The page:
Patchogue Stories

Patchogue is a small village located on the southern shore of Long Island that has a long and rich history. The town was founded in the 1700’s and is situated along the Great South Bay opposite the Fire Island barrier beach which protects it from the waters of the Atlantic Ocean.  The town has deep roots in its maritime past. Oystering, ship building fishing and summer tourism were important parts of Patchogue's fabric.  In fact, at one time the town was one of the most popular tourist destinations for the people of New York City.   Through the early 20th century seaside resorts and family owned hotels populated the area and attracted throngs of visitors. Tourism began to boom after the extension of the Long Island Railroad through Patchogue in the early 1860’s.  The railroad opened up this beautiful village to many who previously had no way of reaching it.  Visitors were lured by the chance to escape the crowded city and enjoying the "country life", ocean, beautiful lakes, hunting, boating, fishing and plain relaxation.   At the same time, Patchouge began to develop a busy down town business area that attracted development from manufacturers, mills, banks and an assortment of small businesses.

Over the years however Patchogue suffered the same fate as many of Long Islands other towns and villages.  Modern travel and changing tastes made other destinations more accessabile and attractive dooming the tourism business and the old resorts.  Mega stores, shopping malls and Outlet factories saturated the area forcing the once prosperous stores of the downtown area out of business and leaving it resembeling a ghost town. Decay crept into the village, and looked like it was there to stay. 

Fortunately, Patchogue is a sucess story. Creative governent leadership and the efforts of a dedicated community have perservered and the town is now in a period of renewal. Botuique shops,  treandy restarants a beautifully restored local theathere and an inovative new "artists community" have transformed the down town business area  into a popular destination to shop and visit.
 
Because of its long and varied history Patchogue is full of interesting strories and people from its past.  Some stories involve well known people who lived or visited here.  Some concern events such as the sinking of the Louis V. Place that gained naitional attention. But many involve pepole who lived their life in relative obscurity known only to the people of the town.  In this section, I share a variety of the short, sometimes strange but always interesting tales of people and events that helped make this town a fascinating place.  
 
 
The Story Of "Old Joe" and Captain Frank Smith Of Patchogue Updated
 
This true life story was recounted in the September 1st, 1900 edition of the Brooklyn Eagle under the title "A Negro's Daring Deed" (1).  Frank Smith was a well known sea captain in the mid-19th century hailing from Patchouge.  At the outbreak of the Civil War he took the command of a sailing ship named the S.J. Waring and was commissioned by the Union to use the ship as a transport of men and supplies.  Often he was called on to evade Confederate blocades and war ships who patroled the waters between New York and the South, and he quickly gained a reputation as one of the most effective Captains in the North in doing so.  That was until sometime in 1864 when he was caught unaware by the Confederate Privateer "Florida", whose crew borded the S.J. Waring off of the southern coast of Long Island and took its crew prisioners.  Captain Smith and his men were put in irons and transported to the Florida to be taken to a prision camp in the South.  Left behind in the S.J. Waring was their negro cook, Joe.  The Confederate crew felt he was too old to worry about, and he was left on the Waring to cook for 5 Confederate crew members who remained on the captured ship with orders to sail her back to a port in the South.  No sooner had the Florida disappeared from view on the horizon, than the crew broke into some whiskey which had been left behind.  Joe went about his business pouring the increasingly intoxicted crew drinks and serving them food.  Within hours one by one the Conferderate crew began to pass out.  Joe waited and watched.  When the last crew member fell fast asleep, Joe crept down stairs to the kitchen and came back to the deck of the ship with one of his knives. One by one, he crept up on the sleeping crew, stabbed them to death and threw them over the side of the boat.  Within minutes, Joe had killed all 5 Confederate crew members.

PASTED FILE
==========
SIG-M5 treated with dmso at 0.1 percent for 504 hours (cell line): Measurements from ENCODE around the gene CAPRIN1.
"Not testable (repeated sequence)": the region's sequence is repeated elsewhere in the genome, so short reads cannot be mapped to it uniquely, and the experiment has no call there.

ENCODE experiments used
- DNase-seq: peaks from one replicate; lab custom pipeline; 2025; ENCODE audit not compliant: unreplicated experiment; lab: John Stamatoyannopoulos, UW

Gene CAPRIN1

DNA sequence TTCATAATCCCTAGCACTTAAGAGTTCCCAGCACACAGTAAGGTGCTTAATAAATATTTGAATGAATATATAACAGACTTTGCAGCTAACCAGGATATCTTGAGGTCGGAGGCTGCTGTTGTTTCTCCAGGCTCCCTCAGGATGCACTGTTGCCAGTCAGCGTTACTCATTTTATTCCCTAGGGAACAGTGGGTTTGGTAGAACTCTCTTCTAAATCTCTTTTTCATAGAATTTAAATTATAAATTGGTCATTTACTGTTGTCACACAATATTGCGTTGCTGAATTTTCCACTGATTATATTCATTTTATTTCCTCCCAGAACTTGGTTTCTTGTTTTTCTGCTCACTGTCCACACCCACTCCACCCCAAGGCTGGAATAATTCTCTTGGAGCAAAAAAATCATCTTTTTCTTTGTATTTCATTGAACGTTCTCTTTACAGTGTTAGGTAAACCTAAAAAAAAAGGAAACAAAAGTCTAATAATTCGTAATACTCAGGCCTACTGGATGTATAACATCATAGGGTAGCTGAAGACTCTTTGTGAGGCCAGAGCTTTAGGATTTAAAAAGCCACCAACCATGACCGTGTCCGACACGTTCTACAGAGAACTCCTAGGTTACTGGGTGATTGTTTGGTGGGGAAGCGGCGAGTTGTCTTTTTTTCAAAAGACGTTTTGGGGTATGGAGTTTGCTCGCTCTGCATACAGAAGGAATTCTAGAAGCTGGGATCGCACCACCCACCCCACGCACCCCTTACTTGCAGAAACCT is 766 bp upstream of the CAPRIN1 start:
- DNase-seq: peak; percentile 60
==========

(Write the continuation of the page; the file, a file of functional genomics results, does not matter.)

As Joe had been to sea all of his life he was able to point his ship back North and make a run for safety.  Soon, he came across a Union ship that took him on board and heard his incredible story.  After confirming his tale by boarding the S.J. Waring and seeing its blood drenched floors, he was taken along with the Waring back to New York and celebrated as a hero for the rest of his life.  While the newspaper article does not tell us how long Joe lived, it does tell us he was known for years as "Old Joe the Union Hero". It goes on to say that one insurance company even agreed to pay Joe $1.00 a day for the rest of his life, which they faithfully did.